If the worst does happen and you wind up in legal trouble thanks to intellectual property disputes, the first thing you should do is take down or otherwise cease the advertising in question. “When you’re in legal trouble, of course, seek your lawyer’s advice,” Paioff says. “But in the meantime, remove the offending advertising.” If you do end up in court, the quick action may help your case… and sometimes just discontinuing use of the trademark or logo may be enough to satisfy the copyright holder. The best idea, however, is to tread carefully in copyright and trademark territory in the first place.
Advertising Safely… Not Blandly
When restaurant owners are looking to make sporting and other big-name events translate into sales, they don’t need to piggyback official terms and logos for effective, targeted ads, says Chais Meyer, a Kearney, Nebraska-based business consultant.
“It’s smarter to advertise to individuals and fans on an emotional level,” Meyer says. So instead of just naming the event, think about the characteristics of the people who are going to be interested in the event. “Once you know the real reasons a sports fan would want to watch a sporting event, the name (of the event) really isn’t important at all.”
Meyer uses the example of “March Madness.” Instead of using that term, which official sponsors pay to use, restaurants might try a different, more personal approach. His suggestion: “March is almost here and basketball lovers of all kinds will be meeting at (restaurant name) every weeknight from now until the end of the month. Feast on great beer and pizza combos for under $10 during the entire month of March! Basketball lovers unite!”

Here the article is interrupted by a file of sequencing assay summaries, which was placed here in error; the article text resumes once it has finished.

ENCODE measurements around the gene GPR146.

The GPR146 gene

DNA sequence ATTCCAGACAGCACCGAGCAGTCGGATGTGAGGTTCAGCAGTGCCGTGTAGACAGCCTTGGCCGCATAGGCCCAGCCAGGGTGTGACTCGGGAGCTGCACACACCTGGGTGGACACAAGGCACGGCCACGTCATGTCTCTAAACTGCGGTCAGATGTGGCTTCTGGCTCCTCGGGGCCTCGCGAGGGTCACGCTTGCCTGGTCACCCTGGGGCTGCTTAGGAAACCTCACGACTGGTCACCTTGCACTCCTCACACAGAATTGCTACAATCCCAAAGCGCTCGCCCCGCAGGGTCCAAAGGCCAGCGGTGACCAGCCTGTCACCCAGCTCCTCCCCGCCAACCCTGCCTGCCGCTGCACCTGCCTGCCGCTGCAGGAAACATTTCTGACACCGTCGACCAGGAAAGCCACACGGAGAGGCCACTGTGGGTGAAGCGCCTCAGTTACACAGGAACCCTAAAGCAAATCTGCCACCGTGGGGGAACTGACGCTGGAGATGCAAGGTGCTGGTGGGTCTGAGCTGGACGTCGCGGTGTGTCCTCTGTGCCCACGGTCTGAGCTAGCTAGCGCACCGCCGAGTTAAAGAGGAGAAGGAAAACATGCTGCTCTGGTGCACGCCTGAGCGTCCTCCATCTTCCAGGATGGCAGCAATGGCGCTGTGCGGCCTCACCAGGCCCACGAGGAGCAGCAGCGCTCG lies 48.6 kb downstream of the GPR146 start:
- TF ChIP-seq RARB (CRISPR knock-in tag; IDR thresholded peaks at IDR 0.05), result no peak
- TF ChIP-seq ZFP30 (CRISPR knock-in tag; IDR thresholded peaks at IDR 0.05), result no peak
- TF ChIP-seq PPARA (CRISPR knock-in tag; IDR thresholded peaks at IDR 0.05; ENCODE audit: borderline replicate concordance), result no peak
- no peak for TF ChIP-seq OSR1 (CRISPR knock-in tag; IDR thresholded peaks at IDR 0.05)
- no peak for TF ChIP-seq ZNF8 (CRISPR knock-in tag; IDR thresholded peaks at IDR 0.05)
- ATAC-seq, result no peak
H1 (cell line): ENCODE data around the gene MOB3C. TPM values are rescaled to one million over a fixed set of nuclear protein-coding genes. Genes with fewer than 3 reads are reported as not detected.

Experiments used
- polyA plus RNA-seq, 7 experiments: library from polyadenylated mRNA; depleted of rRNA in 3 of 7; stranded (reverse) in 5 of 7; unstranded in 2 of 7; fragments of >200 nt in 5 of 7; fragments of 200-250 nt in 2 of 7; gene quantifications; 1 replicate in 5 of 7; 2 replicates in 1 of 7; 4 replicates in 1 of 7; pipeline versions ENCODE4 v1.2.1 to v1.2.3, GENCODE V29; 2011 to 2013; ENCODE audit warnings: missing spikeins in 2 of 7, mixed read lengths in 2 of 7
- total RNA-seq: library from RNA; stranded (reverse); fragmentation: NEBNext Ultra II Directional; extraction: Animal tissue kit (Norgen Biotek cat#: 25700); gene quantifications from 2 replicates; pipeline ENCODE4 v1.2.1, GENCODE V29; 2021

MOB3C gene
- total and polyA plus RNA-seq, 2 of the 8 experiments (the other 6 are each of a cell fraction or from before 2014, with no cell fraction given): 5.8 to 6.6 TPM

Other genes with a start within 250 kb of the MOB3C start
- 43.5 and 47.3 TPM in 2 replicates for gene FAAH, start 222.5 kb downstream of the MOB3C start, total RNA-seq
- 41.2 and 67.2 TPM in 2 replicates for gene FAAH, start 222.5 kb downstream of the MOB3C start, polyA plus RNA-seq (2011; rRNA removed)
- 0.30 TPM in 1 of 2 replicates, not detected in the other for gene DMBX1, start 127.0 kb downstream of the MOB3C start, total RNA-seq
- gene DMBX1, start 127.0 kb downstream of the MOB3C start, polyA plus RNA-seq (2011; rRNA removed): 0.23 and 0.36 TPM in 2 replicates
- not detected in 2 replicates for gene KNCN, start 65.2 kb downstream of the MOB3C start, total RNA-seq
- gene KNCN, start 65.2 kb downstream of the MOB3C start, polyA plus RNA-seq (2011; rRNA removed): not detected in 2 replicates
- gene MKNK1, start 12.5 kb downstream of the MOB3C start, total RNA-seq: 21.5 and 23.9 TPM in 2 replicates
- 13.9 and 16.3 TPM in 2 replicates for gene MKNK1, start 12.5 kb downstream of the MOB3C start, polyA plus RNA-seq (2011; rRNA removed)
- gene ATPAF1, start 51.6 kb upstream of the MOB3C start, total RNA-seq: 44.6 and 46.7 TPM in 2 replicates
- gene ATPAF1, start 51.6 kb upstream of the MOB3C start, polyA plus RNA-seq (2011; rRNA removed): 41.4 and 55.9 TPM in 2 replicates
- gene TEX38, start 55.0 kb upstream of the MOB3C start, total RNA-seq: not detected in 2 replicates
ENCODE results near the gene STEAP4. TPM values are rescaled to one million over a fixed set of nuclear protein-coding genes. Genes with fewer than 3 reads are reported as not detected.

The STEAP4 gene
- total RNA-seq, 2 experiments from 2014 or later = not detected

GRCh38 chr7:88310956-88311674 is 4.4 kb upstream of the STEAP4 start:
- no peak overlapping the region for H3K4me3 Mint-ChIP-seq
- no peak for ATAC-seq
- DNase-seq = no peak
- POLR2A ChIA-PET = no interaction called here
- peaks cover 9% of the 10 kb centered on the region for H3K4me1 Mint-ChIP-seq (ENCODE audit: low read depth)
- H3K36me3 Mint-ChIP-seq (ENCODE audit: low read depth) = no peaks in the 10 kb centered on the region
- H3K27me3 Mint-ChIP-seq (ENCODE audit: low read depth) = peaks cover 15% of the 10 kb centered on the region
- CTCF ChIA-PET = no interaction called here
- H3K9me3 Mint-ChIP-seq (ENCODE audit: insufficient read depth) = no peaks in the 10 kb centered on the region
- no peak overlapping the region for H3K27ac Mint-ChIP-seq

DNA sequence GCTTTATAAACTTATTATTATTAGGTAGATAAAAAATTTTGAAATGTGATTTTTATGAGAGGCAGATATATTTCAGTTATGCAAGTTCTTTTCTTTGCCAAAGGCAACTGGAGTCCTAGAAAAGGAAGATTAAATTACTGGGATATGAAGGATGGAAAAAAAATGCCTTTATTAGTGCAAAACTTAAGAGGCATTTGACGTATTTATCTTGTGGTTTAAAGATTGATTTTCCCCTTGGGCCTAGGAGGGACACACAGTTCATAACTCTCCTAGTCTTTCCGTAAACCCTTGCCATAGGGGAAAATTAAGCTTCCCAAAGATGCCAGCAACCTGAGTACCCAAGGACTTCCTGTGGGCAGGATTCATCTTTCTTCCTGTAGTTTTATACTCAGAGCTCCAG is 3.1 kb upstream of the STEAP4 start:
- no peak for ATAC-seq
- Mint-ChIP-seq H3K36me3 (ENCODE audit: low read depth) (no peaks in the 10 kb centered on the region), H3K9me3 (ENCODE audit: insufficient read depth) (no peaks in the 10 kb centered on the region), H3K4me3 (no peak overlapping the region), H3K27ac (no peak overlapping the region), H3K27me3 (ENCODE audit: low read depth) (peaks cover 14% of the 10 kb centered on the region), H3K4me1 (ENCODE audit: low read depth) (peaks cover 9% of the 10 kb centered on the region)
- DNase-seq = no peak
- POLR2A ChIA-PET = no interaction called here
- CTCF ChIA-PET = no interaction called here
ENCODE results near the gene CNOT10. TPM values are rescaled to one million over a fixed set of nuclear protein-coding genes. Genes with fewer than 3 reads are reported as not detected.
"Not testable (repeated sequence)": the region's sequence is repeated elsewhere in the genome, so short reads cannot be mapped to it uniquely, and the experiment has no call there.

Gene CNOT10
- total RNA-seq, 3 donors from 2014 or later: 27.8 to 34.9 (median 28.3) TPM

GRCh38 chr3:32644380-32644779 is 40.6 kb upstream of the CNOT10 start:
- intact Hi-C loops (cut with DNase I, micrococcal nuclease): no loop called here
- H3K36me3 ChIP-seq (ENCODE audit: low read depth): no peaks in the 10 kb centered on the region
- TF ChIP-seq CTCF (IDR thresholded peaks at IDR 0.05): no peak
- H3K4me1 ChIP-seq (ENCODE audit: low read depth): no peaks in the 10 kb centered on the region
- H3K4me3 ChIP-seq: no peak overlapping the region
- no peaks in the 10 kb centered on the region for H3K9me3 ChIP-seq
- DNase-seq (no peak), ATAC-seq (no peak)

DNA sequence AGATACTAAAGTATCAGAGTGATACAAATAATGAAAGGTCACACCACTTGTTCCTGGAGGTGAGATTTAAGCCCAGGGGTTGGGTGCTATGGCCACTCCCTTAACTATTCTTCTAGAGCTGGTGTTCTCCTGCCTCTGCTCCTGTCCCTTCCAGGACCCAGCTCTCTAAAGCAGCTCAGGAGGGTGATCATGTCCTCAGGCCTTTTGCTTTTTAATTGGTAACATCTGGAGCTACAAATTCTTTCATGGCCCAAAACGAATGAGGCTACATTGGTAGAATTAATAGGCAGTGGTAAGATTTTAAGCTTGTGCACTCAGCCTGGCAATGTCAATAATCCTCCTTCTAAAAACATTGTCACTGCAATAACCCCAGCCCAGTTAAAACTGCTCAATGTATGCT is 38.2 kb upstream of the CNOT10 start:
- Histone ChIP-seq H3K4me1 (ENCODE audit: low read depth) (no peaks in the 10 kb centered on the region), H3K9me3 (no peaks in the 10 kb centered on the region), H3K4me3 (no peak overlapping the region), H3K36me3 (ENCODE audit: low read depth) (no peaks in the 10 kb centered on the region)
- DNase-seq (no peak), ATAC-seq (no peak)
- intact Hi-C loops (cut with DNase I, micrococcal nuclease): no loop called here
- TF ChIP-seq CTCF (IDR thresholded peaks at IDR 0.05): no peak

Basketball fans who might have been looking for somewhere to watch games will immediately understand what the ad is referring to, he says. And because the ad creates a sense of community, it can be even more appealing without the well-known term, giving potential customers the sense the marketer “gets” them and their motivations and interests. “Focus on the ‘why we do what we do,’ ” Meyer says. Doing so will help you hone the perfect recipe for spicing up seasonal ads without walking a legal tightrope.
Alyson McNutt English is an award winning freelance writer specializing in home, health, family, and green topics. She is based in Huntsville, Alabama.